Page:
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Author Topic: Demo to benchmark TextOut on win64/gtk2/Cocoa - Cocoa is very slow  (Read 3785 times)

Alextp

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Demo is here
https://github.com/Alexey-T/FreePascal-tests/tree/master/Cocoa%20rendering%20speed%20test

GUI has 4 checkboxes:
- use TextOut with transparent BG
- use TextOut with colored font+BG
- use Rectangle
- use FillRect

all is fast on win64/gtk2, and all is slow on Cocoa.
Code: Pascal  [Select][+][-]
  1.            pc: linux gtk2 | pc: win64 | pc: osx10.8 | macbook osx10.11 (another CPU)
  2. 1st textout       20           0-15          60           85        
  3. 2nd textout       30           0-15         250           320      
  4. both textouts     105          15-45        500           580      
  5.                                                                       ..
  6. 1st rect          15           15           20            55        
  7. 2nd rect          10           15           10            30        
  8.  

Sorry that "macbook" test was on different MacBook, but it has ~~similar CPU speed as main PC. maybe it's 1.5 slower than PC.
Why Cocoa "2nd TextOut test" is SO SLOW?
« Last Edit: July 19, 2021, 02:10:05 am by Alextp »

Alextp

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Re: Demo to benchmark TextOut on win64/gtk2/Cocoa - Cocoa is very slow
« Reply #1 on: July 19, 2021, 05:11:49 pm »
Now benchmark of TCocoaContext.TextOut func in LCL.
It has 3 parts:
- context switching (at begin+at end of func)
- textout
- rectangle (block below "if Assigned(Rect) then")

Modified LCL
Code: Pascal  [Select][+][-]
  1. //at start if cocoaGdiObjects.pas
  2.  
  3. var
  4.   _cocoa_ctx: qword;
  5.   _cocoa_text: qword;
  6.   _cocoa_rect: qword;
  7.  
  8. //later
  9. procedure TCocoaContext.TextOut(X, Y: Integer; Options: Longint; Rect: PRect; UTF8Chars: PChar; Count: Integer; CharsDelta: PInteger);
  10. var
  11.   BrushSolid, FillBg: Boolean;
  12.   q0, q1: qword;
  13. begin
  14.   q0:= gettickcount64;
  15.   CGContextSaveGState(CGContext());
  16.   q1:= gettickcount64;
  17.   inc(_cocoa_ctx, q1-q0);
  18.   q0:= q1;
  19.  
  20.   if Assigned(Rect) then
  21.   begin
  22.     // fill background
  23.     //debugln(['TCocoaContext.TextOut ',UTF8Chars,' ',dbgs(Rect^)]);
  24.     if (Options and ETO_OPAQUE) <> 0 then
  25.     begin
  26.       BrushSolid := BkBrush.Solid;
  27.       BkBrush.Solid := True;
  28.       with Rect^ do
  29.         Rectangle(Left, Top, Right, Bottom, True, BkBrush);
  30.       BkBrush.Solid := BrushSolid;
  31.     end;
  32.  
  33.     if ((Options and ETO_CLIPPED) <> 0) and (Count > 0) then
  34.     begin
  35.       CGContextBeginPath(CGContext);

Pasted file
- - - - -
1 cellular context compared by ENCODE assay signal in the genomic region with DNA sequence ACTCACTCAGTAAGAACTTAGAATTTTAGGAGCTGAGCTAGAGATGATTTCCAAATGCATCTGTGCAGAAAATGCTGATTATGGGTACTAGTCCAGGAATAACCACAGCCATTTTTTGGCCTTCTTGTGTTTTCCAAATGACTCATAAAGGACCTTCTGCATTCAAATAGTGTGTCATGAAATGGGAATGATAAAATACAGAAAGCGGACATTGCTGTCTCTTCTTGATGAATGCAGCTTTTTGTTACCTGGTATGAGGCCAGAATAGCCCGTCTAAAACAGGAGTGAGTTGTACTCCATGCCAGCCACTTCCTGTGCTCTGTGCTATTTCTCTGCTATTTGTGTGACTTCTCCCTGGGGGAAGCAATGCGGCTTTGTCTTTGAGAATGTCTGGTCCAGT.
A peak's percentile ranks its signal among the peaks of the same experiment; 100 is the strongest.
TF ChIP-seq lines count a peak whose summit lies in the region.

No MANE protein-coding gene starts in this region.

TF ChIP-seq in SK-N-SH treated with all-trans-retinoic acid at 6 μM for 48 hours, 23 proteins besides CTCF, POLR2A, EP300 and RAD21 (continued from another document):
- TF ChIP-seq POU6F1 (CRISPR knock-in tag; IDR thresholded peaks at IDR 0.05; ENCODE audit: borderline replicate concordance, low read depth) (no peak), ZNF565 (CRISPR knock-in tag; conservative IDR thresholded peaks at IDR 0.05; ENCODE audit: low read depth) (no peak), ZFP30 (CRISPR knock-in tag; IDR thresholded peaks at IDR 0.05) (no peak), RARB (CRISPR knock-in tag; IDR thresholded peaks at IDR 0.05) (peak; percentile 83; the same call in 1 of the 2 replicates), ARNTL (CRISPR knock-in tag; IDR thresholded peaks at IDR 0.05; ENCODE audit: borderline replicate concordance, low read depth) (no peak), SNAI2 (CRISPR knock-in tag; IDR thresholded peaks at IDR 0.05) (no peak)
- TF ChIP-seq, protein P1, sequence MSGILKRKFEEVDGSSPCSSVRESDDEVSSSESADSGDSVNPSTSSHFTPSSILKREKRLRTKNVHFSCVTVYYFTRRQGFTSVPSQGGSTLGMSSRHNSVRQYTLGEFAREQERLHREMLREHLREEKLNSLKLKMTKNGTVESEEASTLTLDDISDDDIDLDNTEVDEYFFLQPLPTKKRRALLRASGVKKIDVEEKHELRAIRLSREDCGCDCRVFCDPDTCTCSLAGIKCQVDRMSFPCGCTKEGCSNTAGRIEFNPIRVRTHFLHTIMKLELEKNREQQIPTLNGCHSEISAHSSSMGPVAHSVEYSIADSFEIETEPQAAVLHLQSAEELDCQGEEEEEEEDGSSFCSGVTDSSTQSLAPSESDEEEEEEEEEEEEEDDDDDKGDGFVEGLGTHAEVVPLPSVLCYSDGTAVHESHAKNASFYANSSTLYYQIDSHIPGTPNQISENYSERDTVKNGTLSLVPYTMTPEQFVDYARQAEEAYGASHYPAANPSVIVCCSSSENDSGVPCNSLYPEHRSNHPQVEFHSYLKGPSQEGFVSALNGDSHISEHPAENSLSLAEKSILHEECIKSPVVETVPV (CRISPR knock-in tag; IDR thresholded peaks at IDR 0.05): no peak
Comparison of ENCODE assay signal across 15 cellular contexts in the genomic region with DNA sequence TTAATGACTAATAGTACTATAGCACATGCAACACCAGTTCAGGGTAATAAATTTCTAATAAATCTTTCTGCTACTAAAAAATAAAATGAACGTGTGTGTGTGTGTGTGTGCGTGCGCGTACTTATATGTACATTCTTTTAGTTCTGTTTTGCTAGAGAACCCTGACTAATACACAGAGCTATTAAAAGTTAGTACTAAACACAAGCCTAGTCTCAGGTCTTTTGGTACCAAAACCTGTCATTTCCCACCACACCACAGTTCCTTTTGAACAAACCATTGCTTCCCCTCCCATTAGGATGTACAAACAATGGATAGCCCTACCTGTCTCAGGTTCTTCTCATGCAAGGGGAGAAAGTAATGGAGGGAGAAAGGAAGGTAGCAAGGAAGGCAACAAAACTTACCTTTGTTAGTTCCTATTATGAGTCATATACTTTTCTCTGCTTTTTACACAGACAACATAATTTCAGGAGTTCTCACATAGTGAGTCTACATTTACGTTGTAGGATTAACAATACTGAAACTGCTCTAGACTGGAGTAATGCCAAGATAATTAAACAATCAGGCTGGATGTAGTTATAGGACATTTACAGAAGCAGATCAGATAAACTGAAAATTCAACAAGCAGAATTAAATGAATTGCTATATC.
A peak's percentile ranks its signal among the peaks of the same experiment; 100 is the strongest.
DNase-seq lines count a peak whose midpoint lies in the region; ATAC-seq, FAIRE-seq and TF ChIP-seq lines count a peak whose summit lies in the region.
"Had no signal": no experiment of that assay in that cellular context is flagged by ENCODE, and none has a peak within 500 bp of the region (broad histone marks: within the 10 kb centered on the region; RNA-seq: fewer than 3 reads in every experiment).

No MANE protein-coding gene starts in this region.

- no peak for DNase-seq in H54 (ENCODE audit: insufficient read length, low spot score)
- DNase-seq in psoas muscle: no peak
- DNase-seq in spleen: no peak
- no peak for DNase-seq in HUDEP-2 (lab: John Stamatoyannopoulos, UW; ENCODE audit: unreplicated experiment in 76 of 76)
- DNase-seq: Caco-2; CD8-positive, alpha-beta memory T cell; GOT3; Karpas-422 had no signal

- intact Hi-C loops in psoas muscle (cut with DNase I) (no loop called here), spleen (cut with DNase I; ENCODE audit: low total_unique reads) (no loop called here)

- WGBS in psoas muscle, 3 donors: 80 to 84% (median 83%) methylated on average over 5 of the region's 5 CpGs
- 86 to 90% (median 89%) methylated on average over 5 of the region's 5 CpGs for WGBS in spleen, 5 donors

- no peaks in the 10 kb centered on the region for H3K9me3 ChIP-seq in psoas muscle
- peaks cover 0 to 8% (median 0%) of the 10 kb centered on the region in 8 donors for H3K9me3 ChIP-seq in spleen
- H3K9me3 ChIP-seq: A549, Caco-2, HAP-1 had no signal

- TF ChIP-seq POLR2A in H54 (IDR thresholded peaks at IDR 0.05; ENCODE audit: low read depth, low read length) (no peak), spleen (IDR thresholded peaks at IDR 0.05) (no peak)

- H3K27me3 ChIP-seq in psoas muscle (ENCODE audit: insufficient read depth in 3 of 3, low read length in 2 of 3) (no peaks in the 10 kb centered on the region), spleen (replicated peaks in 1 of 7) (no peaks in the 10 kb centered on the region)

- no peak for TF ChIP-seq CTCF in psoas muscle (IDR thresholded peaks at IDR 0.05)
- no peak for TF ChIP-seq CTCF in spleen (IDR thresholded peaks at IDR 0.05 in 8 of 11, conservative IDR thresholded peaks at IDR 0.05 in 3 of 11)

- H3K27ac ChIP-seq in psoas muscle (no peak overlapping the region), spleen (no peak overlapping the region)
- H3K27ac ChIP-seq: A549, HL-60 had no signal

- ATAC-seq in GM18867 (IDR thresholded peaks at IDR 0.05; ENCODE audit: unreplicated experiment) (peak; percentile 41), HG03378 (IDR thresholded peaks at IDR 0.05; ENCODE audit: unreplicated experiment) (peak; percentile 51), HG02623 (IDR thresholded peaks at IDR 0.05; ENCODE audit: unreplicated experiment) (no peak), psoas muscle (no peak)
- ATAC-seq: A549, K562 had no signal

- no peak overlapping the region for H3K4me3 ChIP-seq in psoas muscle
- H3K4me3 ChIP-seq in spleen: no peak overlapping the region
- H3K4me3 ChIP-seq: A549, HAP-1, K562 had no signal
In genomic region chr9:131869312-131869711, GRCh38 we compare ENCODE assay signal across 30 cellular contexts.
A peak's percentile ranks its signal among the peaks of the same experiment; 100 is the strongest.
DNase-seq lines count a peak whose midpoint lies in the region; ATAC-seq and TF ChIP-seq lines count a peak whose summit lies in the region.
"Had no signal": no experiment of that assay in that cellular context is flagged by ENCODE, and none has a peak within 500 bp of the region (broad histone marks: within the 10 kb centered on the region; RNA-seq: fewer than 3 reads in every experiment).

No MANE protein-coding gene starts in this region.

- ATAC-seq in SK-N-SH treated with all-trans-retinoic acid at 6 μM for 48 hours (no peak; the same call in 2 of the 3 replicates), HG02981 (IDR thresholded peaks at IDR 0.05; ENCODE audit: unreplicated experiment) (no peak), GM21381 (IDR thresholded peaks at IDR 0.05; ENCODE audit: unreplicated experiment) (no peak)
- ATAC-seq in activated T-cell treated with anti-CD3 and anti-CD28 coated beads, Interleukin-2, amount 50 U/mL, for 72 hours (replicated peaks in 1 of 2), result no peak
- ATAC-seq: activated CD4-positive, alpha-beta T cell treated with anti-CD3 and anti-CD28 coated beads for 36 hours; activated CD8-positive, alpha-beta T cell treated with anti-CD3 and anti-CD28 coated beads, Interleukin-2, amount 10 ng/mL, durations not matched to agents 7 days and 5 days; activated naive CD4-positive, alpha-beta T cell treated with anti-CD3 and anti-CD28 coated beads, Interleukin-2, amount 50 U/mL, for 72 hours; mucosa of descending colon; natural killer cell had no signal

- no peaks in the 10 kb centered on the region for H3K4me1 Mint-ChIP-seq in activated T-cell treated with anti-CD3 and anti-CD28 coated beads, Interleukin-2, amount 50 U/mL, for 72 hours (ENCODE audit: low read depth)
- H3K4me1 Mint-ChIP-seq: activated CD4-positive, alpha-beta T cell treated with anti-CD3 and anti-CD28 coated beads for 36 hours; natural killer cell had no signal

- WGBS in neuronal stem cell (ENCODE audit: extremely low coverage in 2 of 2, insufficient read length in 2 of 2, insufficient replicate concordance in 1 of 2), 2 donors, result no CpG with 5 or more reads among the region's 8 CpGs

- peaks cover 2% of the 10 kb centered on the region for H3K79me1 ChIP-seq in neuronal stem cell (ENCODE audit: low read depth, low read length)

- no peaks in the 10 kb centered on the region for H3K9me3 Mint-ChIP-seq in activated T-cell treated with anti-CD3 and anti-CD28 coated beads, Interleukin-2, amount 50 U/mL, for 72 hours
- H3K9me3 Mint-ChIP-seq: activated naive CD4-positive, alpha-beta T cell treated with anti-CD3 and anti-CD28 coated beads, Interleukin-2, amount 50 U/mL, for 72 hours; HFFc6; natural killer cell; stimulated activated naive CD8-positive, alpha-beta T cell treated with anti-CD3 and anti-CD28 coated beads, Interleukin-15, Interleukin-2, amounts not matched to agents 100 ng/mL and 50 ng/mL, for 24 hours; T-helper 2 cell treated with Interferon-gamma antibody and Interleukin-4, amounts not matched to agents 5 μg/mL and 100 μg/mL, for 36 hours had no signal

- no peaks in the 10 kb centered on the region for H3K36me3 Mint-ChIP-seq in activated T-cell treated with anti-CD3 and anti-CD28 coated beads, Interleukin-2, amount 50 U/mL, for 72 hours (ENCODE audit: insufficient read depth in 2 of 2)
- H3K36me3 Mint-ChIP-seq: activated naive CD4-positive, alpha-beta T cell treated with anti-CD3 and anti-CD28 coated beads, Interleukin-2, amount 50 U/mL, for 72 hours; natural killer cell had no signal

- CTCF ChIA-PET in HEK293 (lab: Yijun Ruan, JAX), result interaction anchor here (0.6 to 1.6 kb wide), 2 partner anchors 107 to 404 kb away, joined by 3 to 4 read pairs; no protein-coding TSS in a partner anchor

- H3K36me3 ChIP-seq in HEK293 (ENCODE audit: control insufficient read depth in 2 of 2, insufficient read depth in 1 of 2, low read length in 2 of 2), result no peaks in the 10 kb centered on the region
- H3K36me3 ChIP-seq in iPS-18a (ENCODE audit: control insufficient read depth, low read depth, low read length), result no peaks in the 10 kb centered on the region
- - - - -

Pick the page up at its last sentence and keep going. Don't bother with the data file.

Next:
36.       CGContextAddRect(CGContext, RectToCGrect(Rect^));
  37.       CGContextClip(CGContext);
  38.     end;
  39.   end;
  40.  
  41.   q1:= gettickcount64;
  42.   inc(_cocoa_rect, q1-q0);
  43.   q0:= q1;
  44.  
  45.   if (Count > 0) then
  46.   begin
  47.     FillBg := BkMode = OPAQUE;
  48.     if FillBg then
  49.       FText.BackgroundColor := BkBrush.ColorRef;
  50.     FText.SetText(UTF8Chars, Count);
  51.     FText.Draw(ctx, X, Y, FillBg, CharsDelta);
  52.   end;
  53.  
  54.   q1:= gettickcount64;
  55.   inc(_cocoa_text, q1-q0);
  56.   q0:= q1;
  57.  
  58.   CGContextRestoreGState(CGContext());
  59.  
  60.   q1:= gettickcount64;
  61.   inc(_cocoa_ctx, q1-q0);
  62.   q0:= q1;
  63.  
  64.   AttachedBitmap_SetModified();
  65. end;
  66.  
  67.  

Results for (context)+(textout)+(rect), in msec.
On the same PC on osx10.8.

- 1st TextOut: 1+36+0 ..... 3+53+0
- 2nd TextOut: 1+180+0 .... 3+240+0


six1

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Re: Demo to benchmark TextOut on win64/gtk2/Cocoa - Cocoa is very slow
« Reply #2 on: July 19, 2021, 05:29:44 pm »
it is 65 on MacBook Air BigSur 11.4

Zoë

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Re: Demo to benchmark TextOut on win64/gtk2/Cocoa - Cocoa is very slow
« Reply #3 on: September 16, 2021, 09:45:39 pm »
I did some playing around with raw Cocoa APIs and got some interesting and unexpected results.  The attached zip is my modifications, with a couple of different versions implemented.  Only one is enabled at a time; you'll need to adjust what's commented out to see the variations.

Timings on my system (MacBook 2012, macOS 10.13.8):

TCanvas.TextOut:
* Black fg, bsClear bg: 90ms
* Random fg, bsClear bg: 216ms
* Random fg/bg color: 300ms

NSString.drawAtPoint_withAttributes:
* No fg/bg color: 50ms
* Random fg color: 63ms
* Random fg/bg color: 260ms

NSAttributedString.drawAtPoint:
* No fg/bg color: 52ms
* Random fg color: 68ms
* Random fg/bg color: 264ms
* Random fg, NSRectFill for bg: 100ms
* Single random fg/bg color, created at loop start: 240ms
* Single random fg created at loop start, NSRectFill for bg: 87ms

NSTextStorage/NSLayoutManager (created at top of loop and cached):
* No fg/bg color: 43ms
* Random fg color: 170ms
* Random fg/bg color: 230ms
* Random fg/bg set once outside loop: 61ms
* Update with new NSAttributedString, random fg/bg: 235ms

Windows 10 TCanvas.TextOut:
* Black fg, bsClear bg: 40-60ms
* Random fg/bg: 31-47ms